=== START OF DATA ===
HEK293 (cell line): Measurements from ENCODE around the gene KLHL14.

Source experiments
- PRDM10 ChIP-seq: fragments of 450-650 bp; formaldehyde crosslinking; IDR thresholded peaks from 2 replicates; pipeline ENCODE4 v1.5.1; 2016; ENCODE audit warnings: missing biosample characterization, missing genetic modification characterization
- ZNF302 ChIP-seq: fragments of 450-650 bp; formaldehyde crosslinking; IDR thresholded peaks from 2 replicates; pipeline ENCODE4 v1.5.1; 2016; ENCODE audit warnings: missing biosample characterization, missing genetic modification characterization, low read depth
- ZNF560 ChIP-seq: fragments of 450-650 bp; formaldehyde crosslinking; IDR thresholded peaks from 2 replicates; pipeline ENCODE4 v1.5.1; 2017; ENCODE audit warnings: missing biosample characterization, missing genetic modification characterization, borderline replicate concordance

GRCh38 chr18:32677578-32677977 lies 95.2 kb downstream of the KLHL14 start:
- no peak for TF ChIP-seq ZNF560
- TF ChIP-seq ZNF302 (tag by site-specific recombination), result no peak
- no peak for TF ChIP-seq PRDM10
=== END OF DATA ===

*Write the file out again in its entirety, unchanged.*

HEK293 (cell line): Measurements from ENCODE around the gene KLHL14.

Source experiments
- PRDM10 ChIP-seq: fragments of 450-650 bp; formaldehyde crosslinking; IDR thresholded peaks from 2 replicates; pipeline ENCODE4 v1.5.1; 2016; ENCODE audit warnings: missing biosample characterization, missing genetic modification characterization
- ZNF302 ChIP-seq: fragments of 450-650 bp; formaldehyde crosslinking; IDR thresholded peaks from 2 replicates; pipeline ENCODE4 v1.5.1; 2016; ENCODE audit warnings: missing biosample characterization, missing genetic modification characterization, low read depth
- ZNF560 ChIP-seq: fragments of 450-650 bp; formaldehyde crosslinking; IDR thresholded peaks from 2 replicates; pipeline ENCODE4 v1.5.1; 2017; ENCODE audit warnings: missing biosample characterization, missing genetic modification characterization, borderline replicate concordance

GRCh38 chr18:32677578-32677977 lies 95.2 kb downstream of the KLHL14 start:
- no peak for TF ChIP-seq ZNF560
- TF ChIP-seq ZNF302 (tag by site-specific recombination), result no peak
- no peak for TF ChIP-seq PRDM10